As you may remember from a high school economics class, inflation is simply the decline of purchasing power. If currency is worth less now than it was yesterday, everything becomes more expensive and most of us begin to experience a drop in our overall quality of life. In late 2021, consumer prices rose 6.2% in the United States, compared to the previous twelve months, marking the highest inflation rate in over 30 years. Let’s take a closer look at how that figure breaks down.
According the the Bureau of Labor Statistics, over the last 12 months:
The cost of food (at home): 5.4% Increase
The cost of food (away from home): 5.3% Increase
Energy prices: 30% Increase
The price of Gasoline alone: 49.6% Increase
Electricity costs alone: 6.5% Increase
Used cars and trucks: 26.4% Increase
New cars and trucks: 9.8% Increase
Airline fares: -4.6% Decrease
Energy prices tend to fluctuate a lot in any year but a 30% increase is certainly significant. The last time there was a percentage increase so high for energy prices was in 2005. Similarly, consumers are feeling the squeeze when they are going to buy new cars or trucks, or when they’re at the grocery store or restaurants. But fret not, inflation occurs cyclically and in stable economies doesn’t usually spiral out of control. There are also steps you can take to protect your money, or even outpace the negative effects of higher-than-normal inflation.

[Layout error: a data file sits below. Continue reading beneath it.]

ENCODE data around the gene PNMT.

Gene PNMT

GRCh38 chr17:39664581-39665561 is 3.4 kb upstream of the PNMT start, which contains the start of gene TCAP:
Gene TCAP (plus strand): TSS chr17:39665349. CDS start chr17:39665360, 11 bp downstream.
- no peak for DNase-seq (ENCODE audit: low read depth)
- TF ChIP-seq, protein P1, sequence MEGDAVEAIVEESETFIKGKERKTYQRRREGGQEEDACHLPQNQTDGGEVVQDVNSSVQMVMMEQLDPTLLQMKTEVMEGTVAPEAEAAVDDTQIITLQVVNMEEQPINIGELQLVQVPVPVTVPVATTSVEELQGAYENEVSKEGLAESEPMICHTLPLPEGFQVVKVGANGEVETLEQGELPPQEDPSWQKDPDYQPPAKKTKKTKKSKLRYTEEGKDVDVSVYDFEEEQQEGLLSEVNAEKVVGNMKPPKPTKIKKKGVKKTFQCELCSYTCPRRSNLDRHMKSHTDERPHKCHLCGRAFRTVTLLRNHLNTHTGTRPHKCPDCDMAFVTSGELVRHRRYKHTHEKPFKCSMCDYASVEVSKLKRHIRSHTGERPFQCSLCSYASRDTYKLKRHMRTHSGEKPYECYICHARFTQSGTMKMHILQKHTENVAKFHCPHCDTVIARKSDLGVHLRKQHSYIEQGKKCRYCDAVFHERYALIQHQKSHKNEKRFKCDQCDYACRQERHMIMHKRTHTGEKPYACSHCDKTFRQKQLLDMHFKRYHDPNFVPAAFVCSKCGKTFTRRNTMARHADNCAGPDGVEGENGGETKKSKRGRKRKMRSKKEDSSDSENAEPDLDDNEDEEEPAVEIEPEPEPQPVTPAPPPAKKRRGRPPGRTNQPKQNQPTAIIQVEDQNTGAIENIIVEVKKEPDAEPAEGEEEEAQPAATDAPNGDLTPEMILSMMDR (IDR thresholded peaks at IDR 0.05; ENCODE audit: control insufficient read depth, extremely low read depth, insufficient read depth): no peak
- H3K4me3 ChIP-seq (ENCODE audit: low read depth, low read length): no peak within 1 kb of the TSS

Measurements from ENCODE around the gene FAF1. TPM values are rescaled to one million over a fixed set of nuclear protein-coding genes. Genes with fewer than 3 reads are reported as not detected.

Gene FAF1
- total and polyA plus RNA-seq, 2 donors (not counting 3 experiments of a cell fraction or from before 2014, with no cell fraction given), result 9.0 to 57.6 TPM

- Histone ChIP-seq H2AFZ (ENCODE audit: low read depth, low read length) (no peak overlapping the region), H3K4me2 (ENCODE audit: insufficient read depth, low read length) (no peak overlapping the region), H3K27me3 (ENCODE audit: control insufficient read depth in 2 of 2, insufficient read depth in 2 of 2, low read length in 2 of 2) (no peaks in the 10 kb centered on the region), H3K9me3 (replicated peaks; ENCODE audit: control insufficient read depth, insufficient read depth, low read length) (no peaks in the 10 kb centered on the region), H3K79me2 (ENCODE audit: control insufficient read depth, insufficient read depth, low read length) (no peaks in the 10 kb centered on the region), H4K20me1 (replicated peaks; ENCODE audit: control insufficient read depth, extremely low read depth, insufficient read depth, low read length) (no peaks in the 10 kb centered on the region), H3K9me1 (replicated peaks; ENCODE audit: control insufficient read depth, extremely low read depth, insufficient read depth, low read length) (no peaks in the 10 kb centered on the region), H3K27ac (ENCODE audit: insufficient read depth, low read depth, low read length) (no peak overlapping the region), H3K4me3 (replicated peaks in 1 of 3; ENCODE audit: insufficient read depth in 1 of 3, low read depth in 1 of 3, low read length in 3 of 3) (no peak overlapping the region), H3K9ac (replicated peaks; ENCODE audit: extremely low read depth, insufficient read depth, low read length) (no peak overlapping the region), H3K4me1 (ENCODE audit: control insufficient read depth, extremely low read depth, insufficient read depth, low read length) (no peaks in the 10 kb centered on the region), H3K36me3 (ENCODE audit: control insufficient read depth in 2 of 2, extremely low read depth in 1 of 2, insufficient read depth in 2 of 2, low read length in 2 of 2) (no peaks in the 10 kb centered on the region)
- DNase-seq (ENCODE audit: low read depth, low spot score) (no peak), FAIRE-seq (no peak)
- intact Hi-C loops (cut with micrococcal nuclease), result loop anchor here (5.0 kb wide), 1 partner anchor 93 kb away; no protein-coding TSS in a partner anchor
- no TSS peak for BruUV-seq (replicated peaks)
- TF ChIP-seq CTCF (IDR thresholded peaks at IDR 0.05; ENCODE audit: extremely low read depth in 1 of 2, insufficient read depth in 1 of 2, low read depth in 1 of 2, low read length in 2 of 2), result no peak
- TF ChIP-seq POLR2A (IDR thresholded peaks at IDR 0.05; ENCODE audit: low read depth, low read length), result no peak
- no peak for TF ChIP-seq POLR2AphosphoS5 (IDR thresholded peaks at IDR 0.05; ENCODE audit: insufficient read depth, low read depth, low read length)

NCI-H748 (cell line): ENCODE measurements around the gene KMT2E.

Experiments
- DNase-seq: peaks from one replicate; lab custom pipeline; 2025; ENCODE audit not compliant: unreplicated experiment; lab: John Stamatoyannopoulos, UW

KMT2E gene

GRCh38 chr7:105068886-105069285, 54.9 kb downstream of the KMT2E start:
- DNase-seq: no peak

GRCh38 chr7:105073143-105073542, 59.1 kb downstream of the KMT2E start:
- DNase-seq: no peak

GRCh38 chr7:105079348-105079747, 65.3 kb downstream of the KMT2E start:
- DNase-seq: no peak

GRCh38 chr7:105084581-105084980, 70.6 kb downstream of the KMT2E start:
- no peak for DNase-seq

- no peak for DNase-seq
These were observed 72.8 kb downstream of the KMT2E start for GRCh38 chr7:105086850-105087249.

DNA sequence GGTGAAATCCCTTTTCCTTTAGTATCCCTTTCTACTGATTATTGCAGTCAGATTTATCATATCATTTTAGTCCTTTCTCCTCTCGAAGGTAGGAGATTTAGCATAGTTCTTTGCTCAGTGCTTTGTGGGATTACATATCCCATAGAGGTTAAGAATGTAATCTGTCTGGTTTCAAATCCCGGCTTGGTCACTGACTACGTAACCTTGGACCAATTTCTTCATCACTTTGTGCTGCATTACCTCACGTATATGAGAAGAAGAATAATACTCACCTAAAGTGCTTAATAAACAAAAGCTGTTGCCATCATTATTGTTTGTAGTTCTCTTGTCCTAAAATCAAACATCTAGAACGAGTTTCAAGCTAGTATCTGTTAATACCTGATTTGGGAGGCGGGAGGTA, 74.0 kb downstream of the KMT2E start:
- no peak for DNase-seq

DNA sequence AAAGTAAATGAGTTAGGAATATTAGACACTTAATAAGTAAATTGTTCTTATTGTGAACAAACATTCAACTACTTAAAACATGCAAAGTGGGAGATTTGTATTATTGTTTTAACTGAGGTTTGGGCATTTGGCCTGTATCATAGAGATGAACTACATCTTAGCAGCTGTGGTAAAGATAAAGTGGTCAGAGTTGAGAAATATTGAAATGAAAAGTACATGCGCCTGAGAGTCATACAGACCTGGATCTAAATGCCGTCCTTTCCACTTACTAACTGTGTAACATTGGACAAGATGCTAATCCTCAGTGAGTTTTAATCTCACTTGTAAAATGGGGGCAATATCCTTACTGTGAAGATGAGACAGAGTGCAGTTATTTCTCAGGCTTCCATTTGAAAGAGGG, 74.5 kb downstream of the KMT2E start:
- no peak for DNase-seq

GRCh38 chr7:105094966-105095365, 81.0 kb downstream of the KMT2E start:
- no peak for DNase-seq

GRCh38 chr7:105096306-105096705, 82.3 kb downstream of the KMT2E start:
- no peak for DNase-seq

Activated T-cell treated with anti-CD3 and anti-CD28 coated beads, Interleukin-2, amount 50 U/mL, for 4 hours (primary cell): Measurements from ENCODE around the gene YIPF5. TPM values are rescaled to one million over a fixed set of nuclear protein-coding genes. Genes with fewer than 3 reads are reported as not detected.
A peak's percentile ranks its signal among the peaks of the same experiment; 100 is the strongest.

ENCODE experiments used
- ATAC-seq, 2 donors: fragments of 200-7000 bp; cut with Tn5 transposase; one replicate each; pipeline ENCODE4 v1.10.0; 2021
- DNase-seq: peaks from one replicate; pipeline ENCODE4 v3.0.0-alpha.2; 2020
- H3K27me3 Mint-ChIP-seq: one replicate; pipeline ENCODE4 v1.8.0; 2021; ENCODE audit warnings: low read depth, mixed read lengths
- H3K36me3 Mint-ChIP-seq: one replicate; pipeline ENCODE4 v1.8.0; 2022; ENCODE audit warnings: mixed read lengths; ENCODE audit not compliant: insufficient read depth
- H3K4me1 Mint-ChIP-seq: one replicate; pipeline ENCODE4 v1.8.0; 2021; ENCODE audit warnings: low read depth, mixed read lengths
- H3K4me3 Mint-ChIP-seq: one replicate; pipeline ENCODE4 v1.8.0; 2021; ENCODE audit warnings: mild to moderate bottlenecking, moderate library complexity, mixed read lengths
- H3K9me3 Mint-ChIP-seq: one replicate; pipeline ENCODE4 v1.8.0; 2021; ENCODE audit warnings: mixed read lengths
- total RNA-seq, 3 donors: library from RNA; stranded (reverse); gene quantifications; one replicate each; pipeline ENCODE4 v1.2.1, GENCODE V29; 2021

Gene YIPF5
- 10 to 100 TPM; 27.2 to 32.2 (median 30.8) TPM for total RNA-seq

1. Dismantle your emergency fund (keep less cash)
Though I have been a vocal proponent of the emergency fund, if you’re gainfully employed and have access to enough credit, your 6-12 month cash savings becomes somewhat unnecessary. Obviously cash doesn’t hold it’s value forever due to normal inflation. So during periods of high inflation it makes even less financial sense to hold a lot of cash. A better plan is to keep enough cash to cover your rent or mortgage for a few months and to use credit and the sale of assets to support yourself if you happen to lose your job. I have been keeping a too-high emergency fund for years, partially because I like the freedom and security of knowing I have cash on hand. However, because I have always been employed, I budget, save and invest, I’ve literally never had to rely on my emergency fund and it doesn’t make me nearly as much money as it could sitting in a money market brokerage account.
Good reasons to get rid of your emergency fund:
- You are gainfully employed
- You save money every month
- Historically you have not had to rely on your emergency fund
- You have a working partner
- You have other streams of revenue
- You have assets
- You have access to credit
Good reasons to hold more cash:
- You want to quickly deploy cash to stocks when the stock market crashes and currently hold it in a money market account. Related: How to Invest When the Stock Market Crashes
- You have unreliable employment
- You have a tight budget as it is
- You support children/parents without a working spouse
So how much cash should you hold then? I don’t know, you have to determine that number based on the various factors of your financial situation. However, keeping 6 months of cash in a savings account that doesn’t keep pace with normal inflation, let alone high inflation, is outdated advice and harmful to your financial growth over time.
2. Buy less stuff